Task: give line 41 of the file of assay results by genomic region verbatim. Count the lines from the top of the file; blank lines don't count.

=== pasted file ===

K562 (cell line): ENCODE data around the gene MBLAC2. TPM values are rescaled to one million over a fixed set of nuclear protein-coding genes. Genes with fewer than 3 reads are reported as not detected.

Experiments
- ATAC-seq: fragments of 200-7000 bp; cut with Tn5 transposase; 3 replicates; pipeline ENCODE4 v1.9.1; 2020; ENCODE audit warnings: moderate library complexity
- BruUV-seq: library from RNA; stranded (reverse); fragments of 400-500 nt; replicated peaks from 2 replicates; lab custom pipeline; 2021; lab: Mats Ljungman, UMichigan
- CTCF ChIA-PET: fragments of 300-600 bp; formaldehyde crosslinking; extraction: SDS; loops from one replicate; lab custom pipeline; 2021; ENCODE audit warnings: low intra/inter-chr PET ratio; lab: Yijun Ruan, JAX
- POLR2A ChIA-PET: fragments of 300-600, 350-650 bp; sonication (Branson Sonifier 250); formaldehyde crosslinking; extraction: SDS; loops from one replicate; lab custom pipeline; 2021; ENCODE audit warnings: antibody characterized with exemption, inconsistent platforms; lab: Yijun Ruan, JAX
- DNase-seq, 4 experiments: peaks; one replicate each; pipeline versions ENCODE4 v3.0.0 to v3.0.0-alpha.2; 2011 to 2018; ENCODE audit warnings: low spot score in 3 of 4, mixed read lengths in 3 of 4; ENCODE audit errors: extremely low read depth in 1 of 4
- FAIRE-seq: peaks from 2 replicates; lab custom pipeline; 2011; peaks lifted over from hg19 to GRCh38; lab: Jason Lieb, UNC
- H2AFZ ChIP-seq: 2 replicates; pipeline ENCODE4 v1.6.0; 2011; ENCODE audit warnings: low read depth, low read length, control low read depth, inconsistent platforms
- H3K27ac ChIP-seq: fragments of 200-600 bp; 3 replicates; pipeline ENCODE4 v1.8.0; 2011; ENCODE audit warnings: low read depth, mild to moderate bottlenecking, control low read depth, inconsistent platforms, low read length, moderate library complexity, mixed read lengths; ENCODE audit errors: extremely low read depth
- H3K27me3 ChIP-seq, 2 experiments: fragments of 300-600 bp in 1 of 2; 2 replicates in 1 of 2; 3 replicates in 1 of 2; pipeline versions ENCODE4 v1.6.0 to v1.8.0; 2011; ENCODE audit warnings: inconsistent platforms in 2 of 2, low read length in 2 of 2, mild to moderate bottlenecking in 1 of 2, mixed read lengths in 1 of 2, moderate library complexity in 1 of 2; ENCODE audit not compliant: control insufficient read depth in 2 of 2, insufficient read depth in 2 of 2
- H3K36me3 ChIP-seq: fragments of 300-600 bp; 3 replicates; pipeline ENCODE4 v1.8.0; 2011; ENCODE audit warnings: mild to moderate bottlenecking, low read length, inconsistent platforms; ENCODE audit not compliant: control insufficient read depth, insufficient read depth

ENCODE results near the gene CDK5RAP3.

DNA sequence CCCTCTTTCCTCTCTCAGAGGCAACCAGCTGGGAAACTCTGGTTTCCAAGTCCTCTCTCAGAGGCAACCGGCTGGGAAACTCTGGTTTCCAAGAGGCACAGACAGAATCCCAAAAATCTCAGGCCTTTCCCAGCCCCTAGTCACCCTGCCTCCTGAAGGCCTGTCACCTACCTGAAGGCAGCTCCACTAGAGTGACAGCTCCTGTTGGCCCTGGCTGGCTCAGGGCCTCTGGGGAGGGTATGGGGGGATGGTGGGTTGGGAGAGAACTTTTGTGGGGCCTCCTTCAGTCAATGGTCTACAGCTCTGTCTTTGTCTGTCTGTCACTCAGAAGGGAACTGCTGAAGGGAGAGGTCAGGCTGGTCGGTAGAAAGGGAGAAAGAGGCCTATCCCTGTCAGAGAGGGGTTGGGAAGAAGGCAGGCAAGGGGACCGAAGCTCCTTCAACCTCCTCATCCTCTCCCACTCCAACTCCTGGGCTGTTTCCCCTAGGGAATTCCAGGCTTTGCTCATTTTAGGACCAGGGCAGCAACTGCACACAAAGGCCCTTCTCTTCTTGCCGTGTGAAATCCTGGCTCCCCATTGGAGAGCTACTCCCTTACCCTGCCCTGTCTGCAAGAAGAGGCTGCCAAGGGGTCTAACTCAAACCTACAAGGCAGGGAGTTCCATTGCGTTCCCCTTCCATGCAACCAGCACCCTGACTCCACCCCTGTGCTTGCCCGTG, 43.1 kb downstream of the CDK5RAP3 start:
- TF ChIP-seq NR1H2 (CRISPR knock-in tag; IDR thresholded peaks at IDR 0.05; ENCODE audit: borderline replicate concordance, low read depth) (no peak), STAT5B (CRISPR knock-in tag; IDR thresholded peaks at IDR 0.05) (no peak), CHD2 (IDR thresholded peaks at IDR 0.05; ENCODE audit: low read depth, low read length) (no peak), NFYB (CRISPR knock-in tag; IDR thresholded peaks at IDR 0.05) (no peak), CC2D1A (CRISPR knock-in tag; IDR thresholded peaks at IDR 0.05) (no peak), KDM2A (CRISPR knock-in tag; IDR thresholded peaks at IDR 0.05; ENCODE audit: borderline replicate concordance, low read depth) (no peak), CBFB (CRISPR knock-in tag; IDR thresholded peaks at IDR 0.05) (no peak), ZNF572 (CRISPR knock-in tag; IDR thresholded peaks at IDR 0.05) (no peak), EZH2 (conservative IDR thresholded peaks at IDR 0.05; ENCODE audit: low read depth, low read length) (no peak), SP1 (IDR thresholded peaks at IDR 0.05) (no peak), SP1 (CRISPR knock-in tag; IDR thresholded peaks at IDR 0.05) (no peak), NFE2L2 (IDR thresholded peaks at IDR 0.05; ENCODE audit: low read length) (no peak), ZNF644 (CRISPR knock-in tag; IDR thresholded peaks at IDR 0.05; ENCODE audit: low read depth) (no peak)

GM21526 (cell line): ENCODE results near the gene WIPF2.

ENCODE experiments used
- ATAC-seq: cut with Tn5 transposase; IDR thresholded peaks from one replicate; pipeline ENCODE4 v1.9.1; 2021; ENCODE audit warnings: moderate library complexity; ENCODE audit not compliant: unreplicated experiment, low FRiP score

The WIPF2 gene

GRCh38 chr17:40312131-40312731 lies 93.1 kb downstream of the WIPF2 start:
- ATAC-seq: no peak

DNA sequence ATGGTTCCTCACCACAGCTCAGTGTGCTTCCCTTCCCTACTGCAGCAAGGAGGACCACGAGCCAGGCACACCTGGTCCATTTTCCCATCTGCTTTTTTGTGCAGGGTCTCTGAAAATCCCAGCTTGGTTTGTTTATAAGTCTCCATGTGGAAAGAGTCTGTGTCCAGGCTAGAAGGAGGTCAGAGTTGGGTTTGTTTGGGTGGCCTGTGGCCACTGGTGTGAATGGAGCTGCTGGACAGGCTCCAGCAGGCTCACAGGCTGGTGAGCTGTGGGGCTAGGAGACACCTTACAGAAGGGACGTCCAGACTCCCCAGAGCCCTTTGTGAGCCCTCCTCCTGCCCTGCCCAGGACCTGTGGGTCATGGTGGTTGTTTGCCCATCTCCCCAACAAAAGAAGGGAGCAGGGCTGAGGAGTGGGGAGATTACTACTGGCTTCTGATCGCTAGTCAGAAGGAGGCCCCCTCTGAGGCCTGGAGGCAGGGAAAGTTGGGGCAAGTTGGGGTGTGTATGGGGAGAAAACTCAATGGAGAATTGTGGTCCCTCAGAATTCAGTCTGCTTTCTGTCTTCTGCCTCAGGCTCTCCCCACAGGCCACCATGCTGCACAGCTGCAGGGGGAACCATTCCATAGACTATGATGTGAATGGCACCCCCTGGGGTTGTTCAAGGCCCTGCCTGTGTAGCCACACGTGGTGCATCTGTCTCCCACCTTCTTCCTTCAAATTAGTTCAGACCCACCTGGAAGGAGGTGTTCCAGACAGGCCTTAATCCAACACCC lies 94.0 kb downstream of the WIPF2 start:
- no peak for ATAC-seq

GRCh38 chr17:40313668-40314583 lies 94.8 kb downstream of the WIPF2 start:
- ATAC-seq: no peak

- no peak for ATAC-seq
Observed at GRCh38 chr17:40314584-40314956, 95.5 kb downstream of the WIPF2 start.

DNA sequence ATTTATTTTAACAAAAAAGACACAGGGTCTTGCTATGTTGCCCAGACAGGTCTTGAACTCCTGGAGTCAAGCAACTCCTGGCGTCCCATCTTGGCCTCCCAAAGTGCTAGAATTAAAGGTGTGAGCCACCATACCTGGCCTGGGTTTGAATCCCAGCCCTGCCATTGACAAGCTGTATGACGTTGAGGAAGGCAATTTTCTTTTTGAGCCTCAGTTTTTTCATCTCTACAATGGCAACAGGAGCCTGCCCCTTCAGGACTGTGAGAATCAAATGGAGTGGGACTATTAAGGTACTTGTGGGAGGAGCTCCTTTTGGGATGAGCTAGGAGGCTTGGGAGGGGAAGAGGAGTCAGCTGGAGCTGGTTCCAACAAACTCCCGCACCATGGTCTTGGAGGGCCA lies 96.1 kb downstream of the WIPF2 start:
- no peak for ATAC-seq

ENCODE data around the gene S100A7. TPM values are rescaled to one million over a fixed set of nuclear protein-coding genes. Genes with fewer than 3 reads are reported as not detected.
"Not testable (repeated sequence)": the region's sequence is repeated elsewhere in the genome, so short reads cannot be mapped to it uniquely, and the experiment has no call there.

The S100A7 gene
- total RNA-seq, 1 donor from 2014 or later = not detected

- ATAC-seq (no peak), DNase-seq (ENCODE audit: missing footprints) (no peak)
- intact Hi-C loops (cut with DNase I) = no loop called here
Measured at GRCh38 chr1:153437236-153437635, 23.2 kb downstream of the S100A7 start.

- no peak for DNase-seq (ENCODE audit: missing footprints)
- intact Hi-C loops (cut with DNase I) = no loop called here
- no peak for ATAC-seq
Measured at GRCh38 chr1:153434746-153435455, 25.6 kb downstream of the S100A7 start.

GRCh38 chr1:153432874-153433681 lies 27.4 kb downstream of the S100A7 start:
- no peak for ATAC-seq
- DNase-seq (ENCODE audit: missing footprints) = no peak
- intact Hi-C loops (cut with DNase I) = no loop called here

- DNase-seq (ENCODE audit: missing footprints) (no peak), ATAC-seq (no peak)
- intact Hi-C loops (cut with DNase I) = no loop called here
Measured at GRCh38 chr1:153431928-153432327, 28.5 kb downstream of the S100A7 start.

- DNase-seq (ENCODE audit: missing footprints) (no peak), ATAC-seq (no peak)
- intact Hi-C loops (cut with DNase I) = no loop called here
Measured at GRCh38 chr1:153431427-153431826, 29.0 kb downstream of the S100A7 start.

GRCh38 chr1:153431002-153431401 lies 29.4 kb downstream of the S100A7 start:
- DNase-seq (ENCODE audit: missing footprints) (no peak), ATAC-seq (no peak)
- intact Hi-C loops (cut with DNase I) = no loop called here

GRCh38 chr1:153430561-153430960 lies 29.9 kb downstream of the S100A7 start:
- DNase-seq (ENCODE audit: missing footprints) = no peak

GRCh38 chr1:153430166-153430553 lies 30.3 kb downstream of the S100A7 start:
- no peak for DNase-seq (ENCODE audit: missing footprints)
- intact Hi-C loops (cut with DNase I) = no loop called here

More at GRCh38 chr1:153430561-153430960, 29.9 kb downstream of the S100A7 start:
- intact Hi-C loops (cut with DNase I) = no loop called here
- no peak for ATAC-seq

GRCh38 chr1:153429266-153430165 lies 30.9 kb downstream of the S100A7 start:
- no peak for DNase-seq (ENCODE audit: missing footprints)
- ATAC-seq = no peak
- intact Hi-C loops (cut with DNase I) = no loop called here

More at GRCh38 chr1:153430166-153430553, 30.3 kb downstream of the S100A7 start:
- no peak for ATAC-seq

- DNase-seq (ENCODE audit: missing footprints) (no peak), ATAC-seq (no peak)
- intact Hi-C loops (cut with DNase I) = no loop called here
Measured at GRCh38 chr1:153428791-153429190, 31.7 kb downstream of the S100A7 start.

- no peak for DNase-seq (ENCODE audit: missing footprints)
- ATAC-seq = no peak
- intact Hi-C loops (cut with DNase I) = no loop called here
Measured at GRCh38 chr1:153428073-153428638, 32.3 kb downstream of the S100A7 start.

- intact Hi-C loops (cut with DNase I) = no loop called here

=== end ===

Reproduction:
GRCh38 chr1:153432874-153433681 lies 27.4 kb downstream of the S100A7 start: